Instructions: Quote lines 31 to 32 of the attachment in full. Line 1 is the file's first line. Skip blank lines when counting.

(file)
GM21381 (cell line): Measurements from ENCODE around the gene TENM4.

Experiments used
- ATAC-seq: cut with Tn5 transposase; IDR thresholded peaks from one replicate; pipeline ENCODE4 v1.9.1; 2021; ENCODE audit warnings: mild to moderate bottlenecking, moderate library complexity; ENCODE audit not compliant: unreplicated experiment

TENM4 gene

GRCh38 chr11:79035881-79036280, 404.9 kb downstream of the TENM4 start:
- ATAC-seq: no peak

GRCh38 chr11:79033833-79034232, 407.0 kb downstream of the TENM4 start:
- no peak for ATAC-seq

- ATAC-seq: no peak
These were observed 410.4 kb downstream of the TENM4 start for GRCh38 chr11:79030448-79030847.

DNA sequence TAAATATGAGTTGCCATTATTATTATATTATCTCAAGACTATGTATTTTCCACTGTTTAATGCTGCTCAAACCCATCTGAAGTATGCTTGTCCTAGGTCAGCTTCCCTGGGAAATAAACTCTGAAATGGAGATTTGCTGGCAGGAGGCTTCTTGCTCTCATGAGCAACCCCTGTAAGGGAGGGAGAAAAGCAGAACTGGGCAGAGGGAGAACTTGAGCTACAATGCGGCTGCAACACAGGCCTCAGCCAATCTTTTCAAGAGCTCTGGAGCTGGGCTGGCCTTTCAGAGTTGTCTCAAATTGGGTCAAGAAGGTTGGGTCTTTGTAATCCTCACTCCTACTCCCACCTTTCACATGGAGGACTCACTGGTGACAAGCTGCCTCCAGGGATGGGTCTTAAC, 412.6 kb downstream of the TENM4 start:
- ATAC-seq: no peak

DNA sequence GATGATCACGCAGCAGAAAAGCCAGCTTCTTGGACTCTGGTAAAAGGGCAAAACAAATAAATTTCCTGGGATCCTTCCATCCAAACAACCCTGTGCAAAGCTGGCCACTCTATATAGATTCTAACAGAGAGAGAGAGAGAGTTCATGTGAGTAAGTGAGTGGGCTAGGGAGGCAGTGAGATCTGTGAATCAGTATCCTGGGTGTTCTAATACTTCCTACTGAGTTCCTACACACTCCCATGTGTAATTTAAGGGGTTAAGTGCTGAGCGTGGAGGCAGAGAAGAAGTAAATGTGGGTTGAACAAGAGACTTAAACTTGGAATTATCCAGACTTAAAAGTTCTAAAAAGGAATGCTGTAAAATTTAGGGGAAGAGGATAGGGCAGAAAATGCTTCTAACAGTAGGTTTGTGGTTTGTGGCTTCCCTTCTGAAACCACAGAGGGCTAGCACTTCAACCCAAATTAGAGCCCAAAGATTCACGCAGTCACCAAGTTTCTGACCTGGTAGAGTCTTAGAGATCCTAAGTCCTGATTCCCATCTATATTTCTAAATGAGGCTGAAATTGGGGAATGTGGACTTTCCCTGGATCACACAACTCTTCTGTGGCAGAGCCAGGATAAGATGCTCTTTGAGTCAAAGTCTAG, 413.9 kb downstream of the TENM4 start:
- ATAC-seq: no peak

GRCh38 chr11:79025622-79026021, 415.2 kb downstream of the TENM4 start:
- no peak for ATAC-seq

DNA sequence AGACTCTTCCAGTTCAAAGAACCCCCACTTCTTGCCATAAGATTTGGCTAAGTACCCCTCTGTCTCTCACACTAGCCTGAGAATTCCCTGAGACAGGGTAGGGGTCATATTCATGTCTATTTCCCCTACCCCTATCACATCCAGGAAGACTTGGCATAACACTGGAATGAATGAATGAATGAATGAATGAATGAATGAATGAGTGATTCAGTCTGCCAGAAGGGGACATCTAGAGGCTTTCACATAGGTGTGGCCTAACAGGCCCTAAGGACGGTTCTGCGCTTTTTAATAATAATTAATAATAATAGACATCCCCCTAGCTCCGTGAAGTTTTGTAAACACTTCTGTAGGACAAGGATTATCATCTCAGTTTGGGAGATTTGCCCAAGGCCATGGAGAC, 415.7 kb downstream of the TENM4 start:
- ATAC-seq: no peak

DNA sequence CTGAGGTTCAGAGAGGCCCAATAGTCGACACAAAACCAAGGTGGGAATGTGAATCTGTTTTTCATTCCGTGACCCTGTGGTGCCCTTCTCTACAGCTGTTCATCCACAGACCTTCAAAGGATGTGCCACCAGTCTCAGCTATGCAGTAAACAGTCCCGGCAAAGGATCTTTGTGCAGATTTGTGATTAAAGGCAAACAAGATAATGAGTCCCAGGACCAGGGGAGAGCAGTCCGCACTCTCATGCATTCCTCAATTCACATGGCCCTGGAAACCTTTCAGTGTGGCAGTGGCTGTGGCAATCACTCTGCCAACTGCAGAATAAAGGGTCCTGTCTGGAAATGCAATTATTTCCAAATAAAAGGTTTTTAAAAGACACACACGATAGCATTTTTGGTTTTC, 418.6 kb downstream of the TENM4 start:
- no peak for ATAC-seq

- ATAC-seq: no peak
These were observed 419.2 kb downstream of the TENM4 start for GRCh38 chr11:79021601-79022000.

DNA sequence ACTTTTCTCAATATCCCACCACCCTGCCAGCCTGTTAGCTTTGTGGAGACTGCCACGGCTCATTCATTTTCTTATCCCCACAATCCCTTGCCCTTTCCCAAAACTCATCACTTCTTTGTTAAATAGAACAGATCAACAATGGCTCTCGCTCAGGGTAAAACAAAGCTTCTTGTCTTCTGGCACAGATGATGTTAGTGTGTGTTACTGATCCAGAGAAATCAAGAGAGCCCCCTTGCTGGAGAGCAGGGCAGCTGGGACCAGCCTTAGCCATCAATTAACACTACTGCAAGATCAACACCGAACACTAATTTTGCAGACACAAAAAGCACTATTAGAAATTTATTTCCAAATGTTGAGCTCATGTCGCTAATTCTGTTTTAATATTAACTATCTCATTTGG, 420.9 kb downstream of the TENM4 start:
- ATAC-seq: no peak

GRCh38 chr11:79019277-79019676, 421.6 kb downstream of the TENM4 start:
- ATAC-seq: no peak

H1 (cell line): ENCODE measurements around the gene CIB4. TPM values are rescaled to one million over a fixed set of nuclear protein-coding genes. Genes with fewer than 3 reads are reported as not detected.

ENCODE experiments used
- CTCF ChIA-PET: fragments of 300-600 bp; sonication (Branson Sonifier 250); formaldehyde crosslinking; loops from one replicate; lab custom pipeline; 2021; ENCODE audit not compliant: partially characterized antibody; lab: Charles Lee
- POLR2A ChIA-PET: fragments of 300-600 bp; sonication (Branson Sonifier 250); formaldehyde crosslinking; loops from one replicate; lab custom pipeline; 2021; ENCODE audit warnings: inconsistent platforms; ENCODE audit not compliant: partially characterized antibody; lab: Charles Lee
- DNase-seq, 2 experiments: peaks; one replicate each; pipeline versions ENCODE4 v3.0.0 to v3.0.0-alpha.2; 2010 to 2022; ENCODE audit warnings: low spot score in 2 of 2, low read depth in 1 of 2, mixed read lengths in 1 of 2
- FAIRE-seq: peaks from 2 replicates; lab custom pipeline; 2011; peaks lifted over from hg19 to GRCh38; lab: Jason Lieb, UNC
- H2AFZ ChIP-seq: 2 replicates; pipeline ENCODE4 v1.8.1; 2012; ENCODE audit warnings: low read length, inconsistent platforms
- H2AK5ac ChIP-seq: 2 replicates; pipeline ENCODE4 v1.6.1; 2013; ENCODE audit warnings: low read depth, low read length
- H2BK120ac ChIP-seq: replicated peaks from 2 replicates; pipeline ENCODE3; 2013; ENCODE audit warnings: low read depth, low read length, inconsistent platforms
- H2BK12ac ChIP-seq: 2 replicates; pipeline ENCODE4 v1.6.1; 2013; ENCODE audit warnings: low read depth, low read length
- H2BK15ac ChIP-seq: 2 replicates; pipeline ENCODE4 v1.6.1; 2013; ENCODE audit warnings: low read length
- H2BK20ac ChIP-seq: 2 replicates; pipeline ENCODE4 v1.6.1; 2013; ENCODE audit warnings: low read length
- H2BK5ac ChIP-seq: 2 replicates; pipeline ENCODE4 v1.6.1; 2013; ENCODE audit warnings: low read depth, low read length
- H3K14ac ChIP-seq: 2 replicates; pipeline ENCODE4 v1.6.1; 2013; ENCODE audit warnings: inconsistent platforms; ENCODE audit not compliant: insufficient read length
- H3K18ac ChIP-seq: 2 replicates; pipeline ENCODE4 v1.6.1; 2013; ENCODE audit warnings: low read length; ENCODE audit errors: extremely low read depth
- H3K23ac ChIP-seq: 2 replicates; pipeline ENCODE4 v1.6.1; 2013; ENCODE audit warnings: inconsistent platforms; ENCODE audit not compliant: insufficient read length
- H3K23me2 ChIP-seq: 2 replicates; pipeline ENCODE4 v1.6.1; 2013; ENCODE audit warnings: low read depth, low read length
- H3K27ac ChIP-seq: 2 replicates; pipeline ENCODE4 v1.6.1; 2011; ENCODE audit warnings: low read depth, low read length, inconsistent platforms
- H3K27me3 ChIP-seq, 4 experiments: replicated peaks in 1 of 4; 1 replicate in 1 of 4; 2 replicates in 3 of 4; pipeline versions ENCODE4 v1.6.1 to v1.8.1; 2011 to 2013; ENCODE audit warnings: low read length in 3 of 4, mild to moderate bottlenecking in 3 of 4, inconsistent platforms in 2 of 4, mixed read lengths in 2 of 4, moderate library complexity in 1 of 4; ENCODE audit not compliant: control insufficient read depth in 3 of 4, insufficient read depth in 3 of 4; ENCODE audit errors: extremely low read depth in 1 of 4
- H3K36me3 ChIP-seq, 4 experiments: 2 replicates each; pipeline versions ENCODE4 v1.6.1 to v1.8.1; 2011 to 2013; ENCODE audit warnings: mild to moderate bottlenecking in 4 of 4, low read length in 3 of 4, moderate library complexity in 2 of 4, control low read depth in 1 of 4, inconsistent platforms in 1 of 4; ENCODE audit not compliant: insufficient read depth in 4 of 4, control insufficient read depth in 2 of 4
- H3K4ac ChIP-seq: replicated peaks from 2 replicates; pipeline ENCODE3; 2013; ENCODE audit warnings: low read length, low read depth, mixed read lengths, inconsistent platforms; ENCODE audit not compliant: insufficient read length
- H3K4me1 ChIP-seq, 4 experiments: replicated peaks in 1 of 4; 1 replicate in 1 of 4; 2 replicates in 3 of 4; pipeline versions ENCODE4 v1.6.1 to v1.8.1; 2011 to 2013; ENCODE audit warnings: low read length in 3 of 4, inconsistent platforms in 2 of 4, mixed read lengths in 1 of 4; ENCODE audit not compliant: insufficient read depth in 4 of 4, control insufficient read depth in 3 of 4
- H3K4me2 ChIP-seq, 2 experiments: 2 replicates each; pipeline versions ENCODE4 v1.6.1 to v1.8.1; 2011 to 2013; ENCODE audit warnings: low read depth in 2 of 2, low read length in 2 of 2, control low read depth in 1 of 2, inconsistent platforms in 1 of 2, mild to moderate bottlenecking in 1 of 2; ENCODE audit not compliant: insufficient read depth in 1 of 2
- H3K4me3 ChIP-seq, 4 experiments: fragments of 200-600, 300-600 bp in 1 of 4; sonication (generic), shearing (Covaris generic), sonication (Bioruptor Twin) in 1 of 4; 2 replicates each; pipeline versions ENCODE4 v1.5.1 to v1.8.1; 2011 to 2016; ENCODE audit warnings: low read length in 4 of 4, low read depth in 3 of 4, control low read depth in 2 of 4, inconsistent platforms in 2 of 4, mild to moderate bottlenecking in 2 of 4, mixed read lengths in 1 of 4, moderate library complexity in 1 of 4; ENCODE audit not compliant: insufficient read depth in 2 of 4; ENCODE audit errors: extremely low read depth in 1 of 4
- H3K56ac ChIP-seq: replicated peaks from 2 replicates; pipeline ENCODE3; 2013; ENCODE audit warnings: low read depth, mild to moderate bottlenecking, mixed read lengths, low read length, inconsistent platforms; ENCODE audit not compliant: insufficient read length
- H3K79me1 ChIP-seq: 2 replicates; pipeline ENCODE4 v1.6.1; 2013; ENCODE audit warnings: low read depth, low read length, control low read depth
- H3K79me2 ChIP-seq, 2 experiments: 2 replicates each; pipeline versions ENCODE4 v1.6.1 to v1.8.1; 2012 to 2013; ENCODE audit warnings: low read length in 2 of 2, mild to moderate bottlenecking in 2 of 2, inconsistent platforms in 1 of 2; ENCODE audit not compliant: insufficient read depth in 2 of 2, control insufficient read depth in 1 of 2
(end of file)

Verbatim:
- DNase-seq, 2 experiments: peaks; one replicate each; pipeline versions ENCODE4 v3.0.0 to v3.0.0-alpha.2; 2010 to 2022; ENCODE audit warnings: low spot score in 2 of 2, low read depth in 1 of 2, mixed read lengths in 1 of 2
- FAIRE-seq: peaks from 2 replicates; lab custom pipeline; 2011; peaks lifted over from hg19 to GRCh38; lab: Jason Lieb, UNC